“[a] claimed process that results in a new and useful effect, so that the new result is an artificially created state of affairs providing economic utility, may be considered a manner of manufacture in the vast majority of cases… In the present case the relevant claims involve human interaction and the creation of an artificially created state of affairs discernible by an observer. The artificially created state of affairs is the detection of cffDNA in the tested sample.8
The judge found that there was artificial human intervention and an artificially created state of affairs in at least:
- the taking of a maternal blood from a pregnant female;
- the separation of the maternal blood into its component parts;
- the extraction of nucleic acids from the plasma component of a material blood sample; and
- a step to discriminate between maternal and cffDNA in the sample.
In disposing of Ariosa’s allegation that the end result of each claim is information only, Beach J stated that the claims are to methods of identifying or detecting a nucleic acid having a particular characteristic, not the nucleic acids or the information encoded by such nucleic acids per se.
The Australian High Court in Myriad stated that considering the criteria at 1. and 2. above, will typically be sufficient to determine whether a claim is directed to a manner of manufacture when the substance of the invention falls within the existing concepts of manner of manufacture. However, where a new class of claim involves a significant new application or extension of the concept of manner of manufacture, “other factors”, including factors connected directly or indirectly to the purpose of the Patents Act, may be relevant.
In the present decision, Beach J commented that it was not necessary to deal with those “factors” given that he had found methods of diagnosis to fall squarely within the established concept of manner of manufacture. However, for completeness, Beach J briefly considered the Sequenom claims in light of several of the “other factors” identified in Myriad, including the breadth of the claims, the influence on coherency of Australian law, and consistency with foreign law.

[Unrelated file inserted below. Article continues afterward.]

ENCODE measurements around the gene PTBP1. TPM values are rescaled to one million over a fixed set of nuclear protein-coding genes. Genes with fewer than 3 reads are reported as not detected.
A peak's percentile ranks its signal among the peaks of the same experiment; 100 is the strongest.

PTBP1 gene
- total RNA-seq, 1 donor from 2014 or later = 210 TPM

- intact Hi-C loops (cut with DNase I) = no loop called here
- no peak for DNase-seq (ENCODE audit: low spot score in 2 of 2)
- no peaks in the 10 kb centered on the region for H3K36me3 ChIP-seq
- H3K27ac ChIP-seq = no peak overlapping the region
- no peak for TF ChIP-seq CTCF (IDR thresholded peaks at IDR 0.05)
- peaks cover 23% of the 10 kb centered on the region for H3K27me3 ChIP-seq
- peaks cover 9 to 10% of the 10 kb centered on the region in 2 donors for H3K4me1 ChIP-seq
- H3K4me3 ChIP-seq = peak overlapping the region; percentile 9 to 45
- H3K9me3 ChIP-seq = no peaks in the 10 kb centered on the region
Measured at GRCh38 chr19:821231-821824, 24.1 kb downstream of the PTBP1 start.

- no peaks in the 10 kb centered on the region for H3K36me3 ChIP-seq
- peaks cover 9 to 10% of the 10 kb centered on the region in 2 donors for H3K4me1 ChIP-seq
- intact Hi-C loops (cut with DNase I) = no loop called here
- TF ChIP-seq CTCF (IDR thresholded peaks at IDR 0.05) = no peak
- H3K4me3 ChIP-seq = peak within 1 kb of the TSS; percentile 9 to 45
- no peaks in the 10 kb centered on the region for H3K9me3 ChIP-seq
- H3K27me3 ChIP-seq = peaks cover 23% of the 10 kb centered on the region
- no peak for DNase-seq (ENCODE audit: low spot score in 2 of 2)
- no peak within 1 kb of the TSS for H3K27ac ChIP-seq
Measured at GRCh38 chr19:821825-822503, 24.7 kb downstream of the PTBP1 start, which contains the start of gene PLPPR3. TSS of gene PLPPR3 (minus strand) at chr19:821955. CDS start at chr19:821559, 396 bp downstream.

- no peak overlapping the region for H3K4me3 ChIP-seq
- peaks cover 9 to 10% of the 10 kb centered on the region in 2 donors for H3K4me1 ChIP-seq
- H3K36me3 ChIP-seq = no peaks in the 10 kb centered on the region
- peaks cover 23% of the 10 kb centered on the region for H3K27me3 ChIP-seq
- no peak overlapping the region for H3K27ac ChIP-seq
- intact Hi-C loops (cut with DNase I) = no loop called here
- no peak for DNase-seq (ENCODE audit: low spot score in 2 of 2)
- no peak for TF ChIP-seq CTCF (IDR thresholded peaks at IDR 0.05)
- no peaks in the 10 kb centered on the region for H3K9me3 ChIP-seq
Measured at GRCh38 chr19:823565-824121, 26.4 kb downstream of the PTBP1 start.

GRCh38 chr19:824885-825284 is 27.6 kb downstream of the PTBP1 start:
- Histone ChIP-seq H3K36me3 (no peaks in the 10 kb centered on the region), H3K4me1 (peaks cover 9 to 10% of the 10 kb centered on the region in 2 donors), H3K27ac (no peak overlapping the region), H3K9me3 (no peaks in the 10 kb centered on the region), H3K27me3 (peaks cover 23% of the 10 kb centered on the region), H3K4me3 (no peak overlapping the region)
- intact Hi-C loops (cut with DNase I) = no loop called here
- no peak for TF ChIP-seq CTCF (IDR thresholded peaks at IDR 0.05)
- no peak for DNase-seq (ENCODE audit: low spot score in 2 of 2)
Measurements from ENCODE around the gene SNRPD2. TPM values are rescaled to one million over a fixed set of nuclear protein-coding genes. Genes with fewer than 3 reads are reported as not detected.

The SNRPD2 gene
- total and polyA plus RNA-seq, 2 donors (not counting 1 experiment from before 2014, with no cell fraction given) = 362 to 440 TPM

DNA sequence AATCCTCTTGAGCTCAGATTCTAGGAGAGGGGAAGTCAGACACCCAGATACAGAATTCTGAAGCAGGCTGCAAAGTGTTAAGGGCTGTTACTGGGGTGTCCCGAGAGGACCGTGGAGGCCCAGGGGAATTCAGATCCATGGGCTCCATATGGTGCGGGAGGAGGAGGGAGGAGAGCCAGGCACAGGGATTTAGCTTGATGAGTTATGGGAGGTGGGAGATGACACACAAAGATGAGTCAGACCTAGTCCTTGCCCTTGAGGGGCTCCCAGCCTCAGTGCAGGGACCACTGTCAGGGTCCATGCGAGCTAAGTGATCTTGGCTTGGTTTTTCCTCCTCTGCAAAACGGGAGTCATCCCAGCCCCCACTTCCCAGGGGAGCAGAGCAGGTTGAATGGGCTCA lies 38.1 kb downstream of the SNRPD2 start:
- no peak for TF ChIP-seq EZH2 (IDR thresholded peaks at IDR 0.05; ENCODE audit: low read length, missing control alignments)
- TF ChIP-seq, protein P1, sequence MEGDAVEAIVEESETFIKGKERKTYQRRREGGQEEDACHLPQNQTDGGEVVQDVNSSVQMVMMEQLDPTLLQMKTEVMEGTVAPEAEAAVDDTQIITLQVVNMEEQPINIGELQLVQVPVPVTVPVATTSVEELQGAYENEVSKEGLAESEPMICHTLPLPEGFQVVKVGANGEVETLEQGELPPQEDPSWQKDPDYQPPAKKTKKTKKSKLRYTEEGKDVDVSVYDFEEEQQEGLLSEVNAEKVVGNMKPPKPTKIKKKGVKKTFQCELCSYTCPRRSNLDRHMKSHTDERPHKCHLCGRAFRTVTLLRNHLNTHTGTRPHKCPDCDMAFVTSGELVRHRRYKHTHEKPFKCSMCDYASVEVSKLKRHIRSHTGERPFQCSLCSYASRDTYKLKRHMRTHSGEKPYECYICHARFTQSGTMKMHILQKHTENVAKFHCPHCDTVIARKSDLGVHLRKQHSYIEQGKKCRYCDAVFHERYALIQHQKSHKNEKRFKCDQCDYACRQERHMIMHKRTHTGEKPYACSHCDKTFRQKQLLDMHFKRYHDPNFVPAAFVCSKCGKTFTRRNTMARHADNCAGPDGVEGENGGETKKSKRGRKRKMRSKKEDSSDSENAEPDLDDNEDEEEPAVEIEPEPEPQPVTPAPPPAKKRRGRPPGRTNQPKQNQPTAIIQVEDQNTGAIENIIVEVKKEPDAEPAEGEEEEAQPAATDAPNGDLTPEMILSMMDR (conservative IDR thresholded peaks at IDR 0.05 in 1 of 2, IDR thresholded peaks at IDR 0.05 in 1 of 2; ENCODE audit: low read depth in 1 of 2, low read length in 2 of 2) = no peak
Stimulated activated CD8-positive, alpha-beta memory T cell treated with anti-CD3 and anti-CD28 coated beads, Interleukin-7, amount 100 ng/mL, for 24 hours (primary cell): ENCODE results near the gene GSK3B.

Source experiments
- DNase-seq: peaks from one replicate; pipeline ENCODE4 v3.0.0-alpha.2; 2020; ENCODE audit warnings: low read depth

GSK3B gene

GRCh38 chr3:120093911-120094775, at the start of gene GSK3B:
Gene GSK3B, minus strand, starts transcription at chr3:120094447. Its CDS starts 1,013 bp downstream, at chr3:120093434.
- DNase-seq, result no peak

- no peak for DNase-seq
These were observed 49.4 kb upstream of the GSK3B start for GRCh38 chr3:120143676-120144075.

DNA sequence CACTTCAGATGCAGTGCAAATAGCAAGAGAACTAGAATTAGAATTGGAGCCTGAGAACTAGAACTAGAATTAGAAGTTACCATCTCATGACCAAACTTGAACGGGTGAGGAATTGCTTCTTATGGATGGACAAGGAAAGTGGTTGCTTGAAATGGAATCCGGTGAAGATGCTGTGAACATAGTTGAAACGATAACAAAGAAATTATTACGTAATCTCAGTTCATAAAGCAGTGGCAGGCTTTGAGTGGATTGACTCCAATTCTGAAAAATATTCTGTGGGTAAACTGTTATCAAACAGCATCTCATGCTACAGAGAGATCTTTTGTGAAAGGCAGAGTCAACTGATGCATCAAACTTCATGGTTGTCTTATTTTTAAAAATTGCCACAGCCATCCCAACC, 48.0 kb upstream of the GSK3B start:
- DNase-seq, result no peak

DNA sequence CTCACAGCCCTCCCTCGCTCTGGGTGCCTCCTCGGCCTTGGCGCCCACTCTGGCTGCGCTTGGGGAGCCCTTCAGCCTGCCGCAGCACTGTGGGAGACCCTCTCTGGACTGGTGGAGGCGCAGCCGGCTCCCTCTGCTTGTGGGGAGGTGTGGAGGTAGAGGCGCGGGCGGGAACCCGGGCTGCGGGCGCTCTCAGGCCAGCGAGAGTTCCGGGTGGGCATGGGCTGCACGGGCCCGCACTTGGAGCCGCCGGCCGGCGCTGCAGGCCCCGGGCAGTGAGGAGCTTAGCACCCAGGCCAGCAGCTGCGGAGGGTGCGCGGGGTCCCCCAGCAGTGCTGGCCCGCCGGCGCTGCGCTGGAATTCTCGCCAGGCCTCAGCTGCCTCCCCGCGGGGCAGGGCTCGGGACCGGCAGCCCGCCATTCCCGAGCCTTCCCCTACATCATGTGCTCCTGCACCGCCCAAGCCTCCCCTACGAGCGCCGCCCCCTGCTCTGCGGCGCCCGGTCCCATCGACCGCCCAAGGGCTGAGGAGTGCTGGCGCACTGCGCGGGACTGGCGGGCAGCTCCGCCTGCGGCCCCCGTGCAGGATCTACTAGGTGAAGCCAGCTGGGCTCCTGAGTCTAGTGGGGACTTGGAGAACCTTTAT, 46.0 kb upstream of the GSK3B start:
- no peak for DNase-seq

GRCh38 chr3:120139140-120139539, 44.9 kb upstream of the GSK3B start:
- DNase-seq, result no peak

The High Court in Myriad was critical of the broad scope of claims at issue, which were said to arguably cover situations where a pathologist had no interest in looking at the specific polymorphisms or mutations. However, in the present case, Beach J took the view that a person seeking to detect cffDNA from material serum or plasma, would necessarily be aware of that fact and would be deliberately employing the method actually invented and claimed as all prior methods focussed on the detection of cellular DNA. Accordingly, even if he had deemed it necessary to take into consideration the “other factor” of claim breadth, Beach J did not consider the Sequenom claims to be unduly broad.
Regarding coherency of Australian law, Beach J referred to an Australian High Court decision that found methods of medical treatment patentable9 and noted clear similarities:
“A new and inventive method of detecting a naturally occurring phenomenon or undertaking a form of diagnosis based thereon ought not to be distinguished from a method of preventing or treating a naturally occurring phenomenon”.10
Finally, Beach J noted that the Illumina proceedings in the UK had found equivalent claims to be patentable. However, in contrasting the finding that equivalent claims were not patentable in the US, Beach J considered that the US Court’s dissection of the claims into their constituent parts was contrary to at least 2 Australian High Court decisions. The observations of Linn J in the US where he felt “he was bound by Mayo and lamented the outcome” were noted.
This long awaited decision provides clarity on the patentability of diagnostic methods in Australia. The judge in this instance used very strong language to assert that methods of diagnosis fall squarely within the concept of “manner of manufacture” under Australian law, and therefore are directed to patentable subject matter.
The decision aligns with long-standing Australian Patent Office practice to allow claims to diagnostic methods and emphasises that any diagnostic method that involves human intervention should be patentable subject matter under Australian law.
Ariosa has yet to appeal the decision, and therefore while the decision is good news for patentees in the diagnostic space, this may not be the final word.
1 Sequenom, Inc. v Ariosa Diagnostics, Inc.  FCA 1011
2 Ariosa Diagnostics Inc. Sequenom, Inc. 788 F3d 1371 (3d Cir 2015) (Ariosa (US))
3 Illumina, Inc & Anor v TDL Genetics Ltd & Ors  EWHC 1497 (Pat) (17 June 2019) (Illumina)
4 D’Arcy v Myriad Genetics Inc (2015) 258 CLR 334 (Myriad),
5 National Research Development Corporation v Commissioner of Patents  HCA 67; (1959) 102 CLR 252 (NRDC)
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9 Apotex Pty Ltd v Sanofi-Aventis Australia Pty Ltd  HCA 50; (2013) 253 CLR 284 (Apotex)